By Tim Lambrinos
There are many milestones in life that a couple can reach together but only a few are uniquely outstanding. The diamond wedding anniversary (the original one) celebrates 75 years of married life.
For those couples who reach it, this rare occasion offers them an amazing chance to reminisce on almost a lifetime together – filled with wonderful happy memories. And hopefully, their memory of all the disagreements will have vanished with time.
On September 1, 2020, Bill and Dorothy Cowie of Humberlea will reach that unbelievable goal of spending three quarters of a century together in wedded bliss.
Bill was born in Nappanee, Ontario in 1927 and was raised, along with his siblings, by his grandmother and grandfather. He enjoyed being brought up in the peaceful surroundings of eastern Ontario. It was a magical childhood filled with fun that revolved around a converted World War 1 airplane hangar that had become the town’s indoor hockey arena.
In his teen years, Bill’s grandmother became too ill to take care of the children and he was relocated to live with his mother and stepfather in downtown Toronto. Their home was located on Shaw Street near Dufferin and Bloor.
Being ambitious, Cowie completed his high school education in the evenings at Central Technical School while working days at the Ideal Wonder Bread factory.
The factory was located on the northeast corner of Dovercourt and Argyle Street and still stands today having been converted into high-end residential lofts in 2007. This is where Cowie would meet the love of his life while working as a driver of a horse-drawn wagon that delivered fresh bread. His wagon’s route travelled along Caledonia Road from St. Clair to Rogers.
At the factory, a young girl named Dorothy Hicks was working as a general labourer and mainly packed and prepared shipments for Cowie’s deliveries. She was smitten with this confident young man and thought Cowie to be tall, dark and handsome.
The couple’s young love blossomed and in 1945, Bill and Dorothy decided to get married. Still under 18, Dorothy required her father’s permission to do so.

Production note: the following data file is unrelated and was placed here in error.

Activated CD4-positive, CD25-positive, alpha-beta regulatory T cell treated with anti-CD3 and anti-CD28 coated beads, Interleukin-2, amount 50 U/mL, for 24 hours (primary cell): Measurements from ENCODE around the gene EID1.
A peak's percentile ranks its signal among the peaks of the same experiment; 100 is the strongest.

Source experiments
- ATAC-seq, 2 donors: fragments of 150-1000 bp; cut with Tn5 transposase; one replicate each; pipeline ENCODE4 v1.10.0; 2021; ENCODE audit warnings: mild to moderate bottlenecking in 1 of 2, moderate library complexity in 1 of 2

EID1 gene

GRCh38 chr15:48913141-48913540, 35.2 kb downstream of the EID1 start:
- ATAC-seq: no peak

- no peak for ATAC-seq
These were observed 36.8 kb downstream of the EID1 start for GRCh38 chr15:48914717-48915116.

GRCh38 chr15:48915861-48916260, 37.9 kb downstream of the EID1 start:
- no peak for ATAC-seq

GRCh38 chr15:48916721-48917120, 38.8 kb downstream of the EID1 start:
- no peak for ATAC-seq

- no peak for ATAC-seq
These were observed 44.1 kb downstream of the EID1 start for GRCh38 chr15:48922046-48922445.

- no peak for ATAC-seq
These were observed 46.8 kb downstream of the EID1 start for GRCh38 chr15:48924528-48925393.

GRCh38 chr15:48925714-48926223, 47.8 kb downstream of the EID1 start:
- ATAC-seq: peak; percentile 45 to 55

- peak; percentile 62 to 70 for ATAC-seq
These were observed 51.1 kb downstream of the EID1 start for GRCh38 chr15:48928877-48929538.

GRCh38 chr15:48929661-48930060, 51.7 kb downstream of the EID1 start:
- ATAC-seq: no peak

A year later a son, Bill Jr., was welcomed.
By 1949, with thoughts of an expanding family and the need for a larger home, Cowie saw an advertisement in the Toronto Star listing new homes for sale near Weston Road and Wilson.
The Cowies drove out to investigate the opportunity and met with Harry and Lillian Collins. They were building houses on a new street named Fanny Clark Boulevard and the Cowies were shown lot No. 201. This house was one of the first 10 new homes built over the former land of the Caulfield Dairy Farm. Plans for a brand new school, to be named Melody Road Public School, added to the appeal of their relocation. Bill and Dorothy bought the house and moved in with their four year old son Bill on October 16, 1950.
Not overly crazy about the name of their new street, the residents petitioned to change it to Yorkdale Crescent. The Township of North York approved the change in 1951.
When the Ideal bread factory closed, Bill became a milkman and drove a Divco delivery van to bring fresh bottled milk to residential houses. In those days, fresh milk was delivered door to door with the empties set out on the veranda – one empty bottle meant the house needed one, two empties meant two.
Customers often used prepaid milk tickets which simplified transactions in the delivery process.
In 1956, Cowie began working at the Donlands Dairy where he would deliver heavy polybags of soft-serve dairy products.
The delivery truck was substantially larger than the Divco delivery van and some of his assignments were known as “mud routes.”
These routes often became treacherous when rain soaked the roads and the heavily loaded trucks had to slog their way through with great difficulty. Cowie’s deliveries included milk shake and ice cream mixes and other dairy products that were in large polybags. Dairy Queen was his primary customer on his wholesale delivery route that eventually expanded to include McDonald’s restaurants too.
Cowie’s work assignment shows that during the time of their marriage, they experienced significant change in industrial technology in business. Seeing first-hand the changes from residential ice-boxes to home refrigerators and from horse-drawn wagons to motorized delivering vans and trucks.
On Yorkdale Crescent, things really did work out quite well, both professionally and personally, for the Cowies.
Their family expanded to include two more children and their extended family’s involvement in law enforcement and the Canadian Armed Forces has been a source of great pride.
The Cowies are true survivors, because they are the last of the original home-buyers from 70 years ago that remain on their street. Furthermore, their pride rises to even greater heights when they consider the love and care from their three children. It’s amazing to see how roles reverse later in life.
As Bill and Dorothy approach celebrating their illustrious day on the first of September, they are both reflective on their time spent together.
Dorothy wants to express her gratitude to all of the community’s nice friends and neighbours and the wonderful children that have grown up there.
“If I ever had to marry her again, you bet I would,” Bill confidently proclaimed.
They endure as a true testament of love, devotion and companionship, and are one amazing couple.
Happy diamond anniversary Bill and Dorothy.